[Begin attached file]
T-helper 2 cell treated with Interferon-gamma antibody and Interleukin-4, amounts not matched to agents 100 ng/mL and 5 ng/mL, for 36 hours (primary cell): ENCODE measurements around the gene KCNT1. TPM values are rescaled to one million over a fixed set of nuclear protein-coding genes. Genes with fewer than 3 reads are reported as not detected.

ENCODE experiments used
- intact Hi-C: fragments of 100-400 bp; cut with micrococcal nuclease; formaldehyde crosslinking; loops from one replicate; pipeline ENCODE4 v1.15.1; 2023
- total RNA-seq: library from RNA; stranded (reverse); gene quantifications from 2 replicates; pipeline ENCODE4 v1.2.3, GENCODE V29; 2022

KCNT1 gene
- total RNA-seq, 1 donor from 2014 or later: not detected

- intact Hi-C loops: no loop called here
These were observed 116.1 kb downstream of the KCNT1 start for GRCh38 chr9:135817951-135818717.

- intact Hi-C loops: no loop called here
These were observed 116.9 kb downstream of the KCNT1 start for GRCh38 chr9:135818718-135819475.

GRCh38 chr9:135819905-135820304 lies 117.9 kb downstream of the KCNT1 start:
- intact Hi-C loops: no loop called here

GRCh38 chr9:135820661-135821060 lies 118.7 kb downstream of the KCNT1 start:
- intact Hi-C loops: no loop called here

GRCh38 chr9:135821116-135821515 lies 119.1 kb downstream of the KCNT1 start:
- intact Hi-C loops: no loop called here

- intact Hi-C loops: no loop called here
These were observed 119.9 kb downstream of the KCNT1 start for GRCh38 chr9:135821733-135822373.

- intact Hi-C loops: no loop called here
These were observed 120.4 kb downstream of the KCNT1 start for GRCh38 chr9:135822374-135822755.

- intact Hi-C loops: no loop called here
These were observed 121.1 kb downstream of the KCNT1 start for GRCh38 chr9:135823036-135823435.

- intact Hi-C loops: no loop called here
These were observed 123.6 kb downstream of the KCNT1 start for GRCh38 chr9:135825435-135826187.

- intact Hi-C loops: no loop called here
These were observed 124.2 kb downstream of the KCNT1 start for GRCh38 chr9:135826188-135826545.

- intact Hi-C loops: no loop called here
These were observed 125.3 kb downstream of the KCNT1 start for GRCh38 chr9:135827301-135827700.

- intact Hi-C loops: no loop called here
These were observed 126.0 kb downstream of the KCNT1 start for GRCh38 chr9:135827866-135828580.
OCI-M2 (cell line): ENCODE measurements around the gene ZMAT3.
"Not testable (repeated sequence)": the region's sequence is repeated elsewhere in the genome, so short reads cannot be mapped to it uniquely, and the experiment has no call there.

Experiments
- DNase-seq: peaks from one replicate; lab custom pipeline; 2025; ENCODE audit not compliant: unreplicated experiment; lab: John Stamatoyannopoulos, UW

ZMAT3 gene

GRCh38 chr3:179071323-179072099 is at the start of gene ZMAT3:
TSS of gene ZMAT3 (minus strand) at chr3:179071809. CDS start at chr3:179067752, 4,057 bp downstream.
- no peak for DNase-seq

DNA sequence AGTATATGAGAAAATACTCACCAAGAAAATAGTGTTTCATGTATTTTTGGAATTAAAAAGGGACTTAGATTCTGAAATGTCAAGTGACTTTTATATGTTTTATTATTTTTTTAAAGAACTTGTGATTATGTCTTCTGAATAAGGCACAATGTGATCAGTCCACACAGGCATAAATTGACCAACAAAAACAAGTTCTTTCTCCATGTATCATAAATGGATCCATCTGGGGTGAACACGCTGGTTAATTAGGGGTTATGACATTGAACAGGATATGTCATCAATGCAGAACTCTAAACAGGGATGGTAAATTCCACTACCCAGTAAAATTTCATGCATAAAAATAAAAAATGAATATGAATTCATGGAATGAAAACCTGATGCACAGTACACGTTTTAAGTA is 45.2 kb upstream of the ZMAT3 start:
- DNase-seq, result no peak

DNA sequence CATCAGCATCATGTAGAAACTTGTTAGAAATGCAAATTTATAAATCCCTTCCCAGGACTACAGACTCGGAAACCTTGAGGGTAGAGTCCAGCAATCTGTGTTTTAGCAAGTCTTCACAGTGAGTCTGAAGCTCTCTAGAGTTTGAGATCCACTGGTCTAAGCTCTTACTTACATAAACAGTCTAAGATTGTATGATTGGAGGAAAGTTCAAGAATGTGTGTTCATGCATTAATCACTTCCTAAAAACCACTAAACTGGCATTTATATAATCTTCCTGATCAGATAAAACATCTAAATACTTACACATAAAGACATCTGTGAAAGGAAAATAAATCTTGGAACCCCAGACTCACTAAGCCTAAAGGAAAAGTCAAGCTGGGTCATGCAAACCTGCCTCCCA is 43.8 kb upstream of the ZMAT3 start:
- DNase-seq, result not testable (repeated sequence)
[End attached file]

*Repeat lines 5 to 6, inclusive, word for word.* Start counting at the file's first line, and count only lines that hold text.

KCNT1 gene
- total RNA-seq, 1 donor from 2014 or later: not detected